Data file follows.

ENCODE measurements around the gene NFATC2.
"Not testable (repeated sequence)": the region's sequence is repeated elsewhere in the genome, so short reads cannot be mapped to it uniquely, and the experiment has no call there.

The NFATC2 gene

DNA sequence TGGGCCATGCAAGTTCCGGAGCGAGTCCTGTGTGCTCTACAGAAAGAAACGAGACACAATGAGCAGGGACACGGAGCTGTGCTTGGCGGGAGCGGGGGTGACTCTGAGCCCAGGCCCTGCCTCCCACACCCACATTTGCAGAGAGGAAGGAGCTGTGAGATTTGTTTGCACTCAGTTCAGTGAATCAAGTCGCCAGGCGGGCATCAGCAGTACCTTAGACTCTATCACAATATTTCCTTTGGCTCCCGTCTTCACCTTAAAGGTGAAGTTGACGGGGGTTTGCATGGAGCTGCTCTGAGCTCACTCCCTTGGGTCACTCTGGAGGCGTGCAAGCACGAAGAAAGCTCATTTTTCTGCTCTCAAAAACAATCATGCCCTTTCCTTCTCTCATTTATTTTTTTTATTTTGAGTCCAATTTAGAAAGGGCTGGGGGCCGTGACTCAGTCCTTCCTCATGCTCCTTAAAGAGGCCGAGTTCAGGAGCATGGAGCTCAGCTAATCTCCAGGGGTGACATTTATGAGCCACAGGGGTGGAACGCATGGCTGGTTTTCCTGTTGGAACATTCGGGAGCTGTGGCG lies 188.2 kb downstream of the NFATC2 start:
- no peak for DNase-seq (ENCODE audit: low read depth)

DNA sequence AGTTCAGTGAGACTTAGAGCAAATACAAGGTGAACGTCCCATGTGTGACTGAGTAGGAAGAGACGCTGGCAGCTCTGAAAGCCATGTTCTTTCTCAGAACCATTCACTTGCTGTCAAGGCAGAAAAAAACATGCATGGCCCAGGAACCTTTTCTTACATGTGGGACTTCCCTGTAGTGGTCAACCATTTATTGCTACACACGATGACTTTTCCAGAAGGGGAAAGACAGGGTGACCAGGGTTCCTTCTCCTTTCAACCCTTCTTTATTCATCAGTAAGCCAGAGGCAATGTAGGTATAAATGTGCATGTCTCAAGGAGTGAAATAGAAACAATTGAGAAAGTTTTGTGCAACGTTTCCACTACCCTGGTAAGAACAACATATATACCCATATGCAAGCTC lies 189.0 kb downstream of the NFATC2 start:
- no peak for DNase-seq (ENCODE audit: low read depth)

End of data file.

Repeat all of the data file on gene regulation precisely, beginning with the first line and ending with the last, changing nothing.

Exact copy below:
ENCODE measurements around the gene NFATC2.
"Not testable (repeated sequence)": the region's sequence is repeated elsewhere in the genome, so short reads cannot be mapped to it uniquely, and the experiment has no call there.

The NFATC2 gene

DNA sequence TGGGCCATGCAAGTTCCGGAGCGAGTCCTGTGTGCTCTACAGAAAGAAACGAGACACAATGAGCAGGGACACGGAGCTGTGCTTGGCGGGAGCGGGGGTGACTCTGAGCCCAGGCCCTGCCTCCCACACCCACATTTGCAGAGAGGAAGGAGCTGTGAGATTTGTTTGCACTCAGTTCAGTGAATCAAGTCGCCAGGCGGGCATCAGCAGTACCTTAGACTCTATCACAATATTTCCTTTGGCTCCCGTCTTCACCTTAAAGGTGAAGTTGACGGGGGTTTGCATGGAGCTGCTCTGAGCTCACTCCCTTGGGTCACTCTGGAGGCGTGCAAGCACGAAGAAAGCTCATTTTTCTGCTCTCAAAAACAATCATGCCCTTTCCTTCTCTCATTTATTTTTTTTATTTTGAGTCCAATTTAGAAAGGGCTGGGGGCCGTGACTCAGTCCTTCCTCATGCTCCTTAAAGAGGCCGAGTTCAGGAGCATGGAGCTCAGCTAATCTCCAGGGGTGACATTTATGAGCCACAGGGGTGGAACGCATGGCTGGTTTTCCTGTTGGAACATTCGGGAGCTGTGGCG lies 188.2 kb downstream of the NFATC2 start:
- no peak for DNase-seq (ENCODE audit: low read depth)

DNA sequence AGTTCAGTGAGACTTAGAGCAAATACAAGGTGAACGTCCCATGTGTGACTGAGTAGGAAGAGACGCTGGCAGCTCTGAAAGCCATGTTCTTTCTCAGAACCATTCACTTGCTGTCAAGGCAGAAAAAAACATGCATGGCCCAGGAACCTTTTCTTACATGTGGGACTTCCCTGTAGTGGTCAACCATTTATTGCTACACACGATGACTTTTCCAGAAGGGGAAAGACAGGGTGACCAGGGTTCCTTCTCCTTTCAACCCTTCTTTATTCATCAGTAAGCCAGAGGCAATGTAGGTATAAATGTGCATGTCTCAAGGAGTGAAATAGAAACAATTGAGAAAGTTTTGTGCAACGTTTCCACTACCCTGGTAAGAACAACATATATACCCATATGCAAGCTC lies 189.0 kb downstream of the NFATC2 start:
- no peak for DNase-seq (ENCODE audit: low read depth)